Furthermore, Fukuyama predicts, in a startlingly prescient passage foreshadowing the rise of the 21st century civilisation-state, “perhaps most crit­ically, it would be unable to defend itself from civilizations that were infused with a greater spirit of megalothymia, whose citizens were ready to forsake comfort and safety and who were not afraid to risk their lives for the sake of dominion”. 

In his aristocratic distaste for the world summoned into being by the temporary triumph of liberalism, his Nietzchean disgust at the Last Man it has created, and his awareness of the stronger and more meaningful passions aroused by the prospect of struggle, sacrifice and glory, Fukuyama is widely at variance with the worldview ascribed to him. Were he writing in today’s more hysterical climate rather than in the early 1990s, he would more likely be accused of meandering towards fascism than of liberal triumphalism.

“The virtues and ambitions called forth by war are unlikely to find expression in liberal democracies,” he observes, and not in celebration. His Last Men, “those earnest young people trooping off to law and business school, who anxiously fill out their résumés in hopes of maintaining the life­styles to which they believe themselves entitled,” neutered by the “liberal project of filling one’s life with material acquisitions and safe, sanctioned ambitions,” are more or less identical to the “Bugmen” of the modern internet far-right.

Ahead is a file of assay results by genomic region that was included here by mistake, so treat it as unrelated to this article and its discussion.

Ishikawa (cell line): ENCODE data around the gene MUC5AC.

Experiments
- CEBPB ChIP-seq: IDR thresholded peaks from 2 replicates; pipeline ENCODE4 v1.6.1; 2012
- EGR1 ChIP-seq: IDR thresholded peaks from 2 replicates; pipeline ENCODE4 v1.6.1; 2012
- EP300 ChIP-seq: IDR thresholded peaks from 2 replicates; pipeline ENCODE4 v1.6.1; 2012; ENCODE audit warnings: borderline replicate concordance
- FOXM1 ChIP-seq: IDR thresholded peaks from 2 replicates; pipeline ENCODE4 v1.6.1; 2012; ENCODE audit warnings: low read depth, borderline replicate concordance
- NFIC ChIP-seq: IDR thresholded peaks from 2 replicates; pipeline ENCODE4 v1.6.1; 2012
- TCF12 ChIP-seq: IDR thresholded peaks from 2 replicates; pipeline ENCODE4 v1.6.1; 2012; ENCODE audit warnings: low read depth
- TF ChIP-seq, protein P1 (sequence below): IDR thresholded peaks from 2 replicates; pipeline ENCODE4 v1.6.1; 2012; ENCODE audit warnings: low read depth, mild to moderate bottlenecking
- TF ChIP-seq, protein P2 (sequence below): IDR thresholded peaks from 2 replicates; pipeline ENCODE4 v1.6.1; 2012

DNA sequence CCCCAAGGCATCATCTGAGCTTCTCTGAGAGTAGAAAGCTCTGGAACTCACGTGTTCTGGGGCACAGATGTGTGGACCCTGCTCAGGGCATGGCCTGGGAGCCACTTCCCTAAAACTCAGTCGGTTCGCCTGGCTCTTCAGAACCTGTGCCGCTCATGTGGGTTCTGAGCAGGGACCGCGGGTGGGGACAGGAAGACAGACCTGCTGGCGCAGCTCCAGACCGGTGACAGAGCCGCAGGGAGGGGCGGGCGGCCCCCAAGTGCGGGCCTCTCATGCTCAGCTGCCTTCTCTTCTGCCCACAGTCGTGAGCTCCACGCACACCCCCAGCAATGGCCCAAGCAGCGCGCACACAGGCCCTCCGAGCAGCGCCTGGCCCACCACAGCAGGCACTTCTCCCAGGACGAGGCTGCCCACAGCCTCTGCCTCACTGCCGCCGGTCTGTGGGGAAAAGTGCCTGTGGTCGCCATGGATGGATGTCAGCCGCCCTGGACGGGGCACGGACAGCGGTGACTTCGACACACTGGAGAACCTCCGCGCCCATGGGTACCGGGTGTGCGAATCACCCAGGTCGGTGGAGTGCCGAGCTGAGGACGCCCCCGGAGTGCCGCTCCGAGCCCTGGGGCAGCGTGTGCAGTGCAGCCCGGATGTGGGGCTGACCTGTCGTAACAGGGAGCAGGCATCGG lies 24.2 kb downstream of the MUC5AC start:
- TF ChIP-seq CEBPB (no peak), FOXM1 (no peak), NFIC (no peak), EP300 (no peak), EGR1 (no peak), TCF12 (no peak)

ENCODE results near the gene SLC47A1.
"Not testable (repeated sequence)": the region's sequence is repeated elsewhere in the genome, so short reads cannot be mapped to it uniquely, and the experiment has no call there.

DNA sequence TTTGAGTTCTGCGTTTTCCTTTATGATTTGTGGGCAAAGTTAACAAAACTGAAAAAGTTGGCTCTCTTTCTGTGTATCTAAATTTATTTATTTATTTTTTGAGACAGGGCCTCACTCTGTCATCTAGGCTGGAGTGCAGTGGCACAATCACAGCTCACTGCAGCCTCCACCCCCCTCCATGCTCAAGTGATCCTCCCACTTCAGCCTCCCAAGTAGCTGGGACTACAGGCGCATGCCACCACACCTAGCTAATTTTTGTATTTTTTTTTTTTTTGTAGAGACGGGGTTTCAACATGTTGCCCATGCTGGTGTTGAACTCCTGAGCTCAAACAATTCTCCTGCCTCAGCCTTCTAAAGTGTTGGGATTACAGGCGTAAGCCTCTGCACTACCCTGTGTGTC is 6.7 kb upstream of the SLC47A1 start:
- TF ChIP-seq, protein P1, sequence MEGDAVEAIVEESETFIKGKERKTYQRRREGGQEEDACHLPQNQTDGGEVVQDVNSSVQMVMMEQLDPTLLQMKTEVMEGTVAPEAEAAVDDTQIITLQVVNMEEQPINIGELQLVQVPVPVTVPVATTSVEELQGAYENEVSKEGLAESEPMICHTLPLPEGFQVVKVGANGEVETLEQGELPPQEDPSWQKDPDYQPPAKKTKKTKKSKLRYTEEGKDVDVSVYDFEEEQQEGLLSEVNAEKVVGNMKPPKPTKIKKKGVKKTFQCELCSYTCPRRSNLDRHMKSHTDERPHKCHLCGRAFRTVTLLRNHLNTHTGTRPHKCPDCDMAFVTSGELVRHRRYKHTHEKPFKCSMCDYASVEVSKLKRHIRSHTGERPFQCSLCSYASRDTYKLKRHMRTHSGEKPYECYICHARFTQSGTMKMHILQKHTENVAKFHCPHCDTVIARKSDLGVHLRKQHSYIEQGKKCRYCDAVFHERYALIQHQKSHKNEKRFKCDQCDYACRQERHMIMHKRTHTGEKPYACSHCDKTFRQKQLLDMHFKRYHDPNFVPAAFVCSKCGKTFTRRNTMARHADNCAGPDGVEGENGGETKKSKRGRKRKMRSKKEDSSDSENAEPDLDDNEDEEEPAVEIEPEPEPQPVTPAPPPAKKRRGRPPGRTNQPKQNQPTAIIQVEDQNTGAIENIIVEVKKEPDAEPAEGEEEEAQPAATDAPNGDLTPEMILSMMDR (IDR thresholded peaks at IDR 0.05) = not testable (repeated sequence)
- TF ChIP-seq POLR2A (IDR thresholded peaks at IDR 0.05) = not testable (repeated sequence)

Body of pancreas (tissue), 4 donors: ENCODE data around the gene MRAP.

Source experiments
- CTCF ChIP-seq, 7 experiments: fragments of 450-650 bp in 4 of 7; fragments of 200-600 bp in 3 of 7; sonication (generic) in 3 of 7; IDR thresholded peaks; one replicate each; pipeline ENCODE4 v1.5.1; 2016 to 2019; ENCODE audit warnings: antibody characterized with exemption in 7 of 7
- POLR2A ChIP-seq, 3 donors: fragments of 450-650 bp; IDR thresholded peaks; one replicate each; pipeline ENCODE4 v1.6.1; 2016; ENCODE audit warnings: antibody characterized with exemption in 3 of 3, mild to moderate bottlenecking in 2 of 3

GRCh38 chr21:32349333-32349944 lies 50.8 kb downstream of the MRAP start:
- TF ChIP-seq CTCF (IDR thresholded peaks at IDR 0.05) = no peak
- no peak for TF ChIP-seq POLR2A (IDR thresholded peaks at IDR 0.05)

Indeed, Fukuyama uncannily foreshadows writers of the modern internet Right like the pseudonymous Bronze Age Pervert, whose Nietzchean glorification of the piratical hero, the Homeric warrior or steppe warlord figure come to overthrow the liberal order in its age of terminal chaos is viewed by liberals as a hateful threat and by a sprinkling of American conservatives as a source of inspiration.

The lazy popular reading of Fukuyama as a liberal triumphalist ignores the darker prophecies he appended to his bestseller, the stark warning that “modern thought raises no barriers to a future nihilistic war against liberal democracy on the part of those brought up in its bosom.” He warns us that, contrary to the assertions so often invoked in his name, “those who remain dissatisfied will always have the potential to restart history”.

Observing the world around us, particularly the wave of popular protests in America, the omphalos of liberalism, that have already devolved into shootings and revenge killings, we now see clearly they already have.

Aris Roussinos is an UnHerd columnist and a former war reporter.